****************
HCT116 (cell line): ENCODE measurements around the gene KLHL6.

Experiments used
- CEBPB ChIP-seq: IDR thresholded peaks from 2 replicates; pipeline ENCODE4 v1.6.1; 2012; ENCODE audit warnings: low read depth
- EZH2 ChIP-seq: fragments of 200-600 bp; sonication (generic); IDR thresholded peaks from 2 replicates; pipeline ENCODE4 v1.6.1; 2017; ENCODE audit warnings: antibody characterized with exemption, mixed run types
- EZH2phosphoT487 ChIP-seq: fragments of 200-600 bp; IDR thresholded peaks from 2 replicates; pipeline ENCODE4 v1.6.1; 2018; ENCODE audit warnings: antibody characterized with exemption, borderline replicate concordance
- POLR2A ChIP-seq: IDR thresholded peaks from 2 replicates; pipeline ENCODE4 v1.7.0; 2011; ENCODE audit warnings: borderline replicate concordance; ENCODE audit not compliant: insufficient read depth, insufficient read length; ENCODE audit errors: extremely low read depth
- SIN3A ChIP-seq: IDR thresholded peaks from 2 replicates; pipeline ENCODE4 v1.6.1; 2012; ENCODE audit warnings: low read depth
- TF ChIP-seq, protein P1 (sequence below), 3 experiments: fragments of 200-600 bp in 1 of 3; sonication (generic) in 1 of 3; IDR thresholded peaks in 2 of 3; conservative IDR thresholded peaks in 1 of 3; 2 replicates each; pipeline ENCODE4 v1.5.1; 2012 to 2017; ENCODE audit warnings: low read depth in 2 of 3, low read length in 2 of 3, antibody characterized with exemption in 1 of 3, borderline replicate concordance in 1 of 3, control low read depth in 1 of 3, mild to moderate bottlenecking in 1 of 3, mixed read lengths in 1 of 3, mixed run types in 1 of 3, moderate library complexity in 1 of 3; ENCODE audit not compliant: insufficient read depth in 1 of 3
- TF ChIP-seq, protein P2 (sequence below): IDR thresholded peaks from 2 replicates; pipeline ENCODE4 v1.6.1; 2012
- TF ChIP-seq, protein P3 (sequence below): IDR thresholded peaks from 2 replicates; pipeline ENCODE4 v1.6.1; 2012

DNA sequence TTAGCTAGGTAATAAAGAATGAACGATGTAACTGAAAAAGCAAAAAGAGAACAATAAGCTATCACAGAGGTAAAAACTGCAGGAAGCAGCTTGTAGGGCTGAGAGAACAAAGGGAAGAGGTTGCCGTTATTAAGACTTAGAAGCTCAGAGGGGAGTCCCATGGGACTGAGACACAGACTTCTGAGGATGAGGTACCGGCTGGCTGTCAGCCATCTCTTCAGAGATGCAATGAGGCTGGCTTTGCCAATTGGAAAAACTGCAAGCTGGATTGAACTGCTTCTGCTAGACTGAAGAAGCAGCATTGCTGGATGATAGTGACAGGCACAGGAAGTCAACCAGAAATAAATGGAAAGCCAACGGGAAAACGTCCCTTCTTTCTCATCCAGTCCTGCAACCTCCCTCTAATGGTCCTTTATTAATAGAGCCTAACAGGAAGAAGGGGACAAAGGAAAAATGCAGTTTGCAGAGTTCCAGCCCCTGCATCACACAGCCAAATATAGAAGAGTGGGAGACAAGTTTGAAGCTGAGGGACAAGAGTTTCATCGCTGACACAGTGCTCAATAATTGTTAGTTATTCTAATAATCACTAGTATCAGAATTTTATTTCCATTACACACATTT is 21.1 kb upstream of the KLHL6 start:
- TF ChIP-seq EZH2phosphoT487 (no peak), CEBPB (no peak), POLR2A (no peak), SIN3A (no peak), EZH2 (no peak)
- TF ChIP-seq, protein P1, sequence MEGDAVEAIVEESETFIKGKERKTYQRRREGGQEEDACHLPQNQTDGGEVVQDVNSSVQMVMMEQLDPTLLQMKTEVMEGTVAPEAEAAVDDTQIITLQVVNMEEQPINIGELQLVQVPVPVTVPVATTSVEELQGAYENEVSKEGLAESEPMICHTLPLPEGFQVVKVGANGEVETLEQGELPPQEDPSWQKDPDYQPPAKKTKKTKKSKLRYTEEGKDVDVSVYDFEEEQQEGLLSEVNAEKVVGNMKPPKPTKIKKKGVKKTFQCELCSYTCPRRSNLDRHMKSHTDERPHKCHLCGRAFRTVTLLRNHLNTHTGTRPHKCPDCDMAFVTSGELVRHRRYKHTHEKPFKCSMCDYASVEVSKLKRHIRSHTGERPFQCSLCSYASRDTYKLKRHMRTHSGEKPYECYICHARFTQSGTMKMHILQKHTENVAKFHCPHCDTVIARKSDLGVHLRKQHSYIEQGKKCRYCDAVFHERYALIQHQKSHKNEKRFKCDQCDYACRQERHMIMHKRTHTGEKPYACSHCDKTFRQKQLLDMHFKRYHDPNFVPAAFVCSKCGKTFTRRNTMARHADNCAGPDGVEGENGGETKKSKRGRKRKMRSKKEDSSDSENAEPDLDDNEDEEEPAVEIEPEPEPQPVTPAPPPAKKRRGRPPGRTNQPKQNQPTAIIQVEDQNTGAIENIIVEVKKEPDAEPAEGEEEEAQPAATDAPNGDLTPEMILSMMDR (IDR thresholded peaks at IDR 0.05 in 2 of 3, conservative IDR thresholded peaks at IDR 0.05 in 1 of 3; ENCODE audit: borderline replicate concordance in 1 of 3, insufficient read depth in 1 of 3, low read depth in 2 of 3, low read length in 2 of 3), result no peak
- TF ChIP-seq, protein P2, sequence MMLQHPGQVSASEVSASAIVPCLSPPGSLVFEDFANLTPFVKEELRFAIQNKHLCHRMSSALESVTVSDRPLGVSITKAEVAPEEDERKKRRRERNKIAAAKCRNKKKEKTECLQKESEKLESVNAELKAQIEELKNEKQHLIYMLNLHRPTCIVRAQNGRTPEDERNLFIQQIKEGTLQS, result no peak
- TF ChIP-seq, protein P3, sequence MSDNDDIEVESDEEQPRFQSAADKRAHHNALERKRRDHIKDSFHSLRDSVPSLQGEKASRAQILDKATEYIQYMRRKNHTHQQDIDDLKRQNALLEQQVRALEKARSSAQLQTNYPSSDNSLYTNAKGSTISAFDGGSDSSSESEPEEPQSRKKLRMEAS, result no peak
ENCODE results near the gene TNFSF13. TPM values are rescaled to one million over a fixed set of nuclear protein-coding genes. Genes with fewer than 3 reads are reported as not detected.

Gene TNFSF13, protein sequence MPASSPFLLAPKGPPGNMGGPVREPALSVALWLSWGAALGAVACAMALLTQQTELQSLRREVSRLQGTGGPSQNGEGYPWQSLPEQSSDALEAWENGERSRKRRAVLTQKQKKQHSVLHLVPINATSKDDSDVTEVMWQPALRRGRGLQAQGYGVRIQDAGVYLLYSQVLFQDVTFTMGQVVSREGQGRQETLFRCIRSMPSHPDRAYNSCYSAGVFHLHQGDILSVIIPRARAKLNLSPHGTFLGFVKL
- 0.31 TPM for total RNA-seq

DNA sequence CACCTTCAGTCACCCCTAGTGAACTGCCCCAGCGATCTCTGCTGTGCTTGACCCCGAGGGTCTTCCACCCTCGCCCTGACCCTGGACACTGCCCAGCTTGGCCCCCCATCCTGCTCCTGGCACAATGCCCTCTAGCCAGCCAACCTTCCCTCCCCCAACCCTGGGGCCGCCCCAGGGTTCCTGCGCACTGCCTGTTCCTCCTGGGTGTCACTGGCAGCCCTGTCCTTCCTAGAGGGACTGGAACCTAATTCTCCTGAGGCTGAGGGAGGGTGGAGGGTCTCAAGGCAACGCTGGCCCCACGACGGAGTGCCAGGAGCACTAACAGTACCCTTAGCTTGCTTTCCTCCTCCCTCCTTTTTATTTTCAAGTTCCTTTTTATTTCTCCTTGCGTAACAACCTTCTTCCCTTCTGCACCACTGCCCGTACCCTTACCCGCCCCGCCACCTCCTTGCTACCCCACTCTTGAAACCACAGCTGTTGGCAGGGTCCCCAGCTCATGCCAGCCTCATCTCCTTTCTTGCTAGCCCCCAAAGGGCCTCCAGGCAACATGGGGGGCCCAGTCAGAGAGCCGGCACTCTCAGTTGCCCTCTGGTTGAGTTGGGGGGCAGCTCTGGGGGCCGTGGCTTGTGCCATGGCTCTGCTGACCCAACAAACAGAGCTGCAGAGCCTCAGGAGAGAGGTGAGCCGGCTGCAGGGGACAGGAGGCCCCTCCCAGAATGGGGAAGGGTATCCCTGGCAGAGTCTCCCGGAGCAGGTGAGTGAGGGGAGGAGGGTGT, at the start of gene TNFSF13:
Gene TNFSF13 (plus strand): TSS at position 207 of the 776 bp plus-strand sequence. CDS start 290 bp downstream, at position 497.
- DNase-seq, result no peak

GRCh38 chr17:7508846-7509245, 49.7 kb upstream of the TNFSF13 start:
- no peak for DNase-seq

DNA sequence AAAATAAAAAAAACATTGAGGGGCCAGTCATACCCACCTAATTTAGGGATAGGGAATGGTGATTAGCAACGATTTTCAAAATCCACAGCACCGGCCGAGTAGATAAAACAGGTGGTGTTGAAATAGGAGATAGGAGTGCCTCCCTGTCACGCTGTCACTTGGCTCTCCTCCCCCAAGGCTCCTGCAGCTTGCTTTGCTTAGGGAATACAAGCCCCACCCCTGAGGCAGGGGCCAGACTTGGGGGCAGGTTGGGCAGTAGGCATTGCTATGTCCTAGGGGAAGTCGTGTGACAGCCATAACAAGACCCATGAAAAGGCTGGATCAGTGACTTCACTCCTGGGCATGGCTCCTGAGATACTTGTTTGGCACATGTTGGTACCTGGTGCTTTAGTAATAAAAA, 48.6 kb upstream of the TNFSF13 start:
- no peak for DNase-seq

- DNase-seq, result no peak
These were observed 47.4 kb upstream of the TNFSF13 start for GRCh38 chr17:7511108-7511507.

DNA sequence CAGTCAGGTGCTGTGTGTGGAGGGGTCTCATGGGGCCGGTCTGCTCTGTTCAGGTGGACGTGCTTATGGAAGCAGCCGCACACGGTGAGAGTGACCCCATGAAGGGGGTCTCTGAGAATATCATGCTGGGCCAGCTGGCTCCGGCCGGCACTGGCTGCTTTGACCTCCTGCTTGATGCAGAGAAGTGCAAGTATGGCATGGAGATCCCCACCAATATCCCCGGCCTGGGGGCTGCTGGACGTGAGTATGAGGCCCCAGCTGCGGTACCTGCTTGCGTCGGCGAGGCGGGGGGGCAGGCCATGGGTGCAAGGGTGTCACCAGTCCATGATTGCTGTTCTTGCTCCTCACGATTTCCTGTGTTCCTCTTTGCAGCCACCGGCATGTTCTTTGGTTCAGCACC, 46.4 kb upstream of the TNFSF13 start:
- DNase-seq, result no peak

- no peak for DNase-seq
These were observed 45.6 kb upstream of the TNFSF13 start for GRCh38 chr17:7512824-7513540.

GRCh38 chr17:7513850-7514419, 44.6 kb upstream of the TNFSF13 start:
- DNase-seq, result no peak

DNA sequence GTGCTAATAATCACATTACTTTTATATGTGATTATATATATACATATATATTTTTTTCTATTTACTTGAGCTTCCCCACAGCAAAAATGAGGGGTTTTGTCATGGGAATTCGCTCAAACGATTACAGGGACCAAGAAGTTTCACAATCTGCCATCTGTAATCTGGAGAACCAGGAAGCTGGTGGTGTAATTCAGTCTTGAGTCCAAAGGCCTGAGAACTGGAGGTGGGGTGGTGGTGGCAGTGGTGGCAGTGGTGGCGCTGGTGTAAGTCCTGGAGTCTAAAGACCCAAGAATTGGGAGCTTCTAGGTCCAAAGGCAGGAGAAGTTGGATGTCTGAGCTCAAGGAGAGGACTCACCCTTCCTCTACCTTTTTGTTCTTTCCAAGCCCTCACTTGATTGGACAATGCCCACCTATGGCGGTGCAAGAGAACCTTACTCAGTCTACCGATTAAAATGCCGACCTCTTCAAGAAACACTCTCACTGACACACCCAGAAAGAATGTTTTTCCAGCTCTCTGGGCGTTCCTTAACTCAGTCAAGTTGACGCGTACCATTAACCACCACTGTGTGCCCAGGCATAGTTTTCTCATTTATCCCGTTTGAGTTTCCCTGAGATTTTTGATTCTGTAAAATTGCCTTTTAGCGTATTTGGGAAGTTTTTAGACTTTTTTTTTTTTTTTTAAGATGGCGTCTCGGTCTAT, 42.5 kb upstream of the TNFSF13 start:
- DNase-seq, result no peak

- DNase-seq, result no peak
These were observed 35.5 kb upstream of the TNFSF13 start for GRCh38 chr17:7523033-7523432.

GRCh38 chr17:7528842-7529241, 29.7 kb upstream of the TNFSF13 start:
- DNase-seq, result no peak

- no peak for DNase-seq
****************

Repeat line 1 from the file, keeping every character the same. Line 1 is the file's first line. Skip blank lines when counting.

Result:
HCT116 (cell line): ENCODE measurements around the gene KLHL6.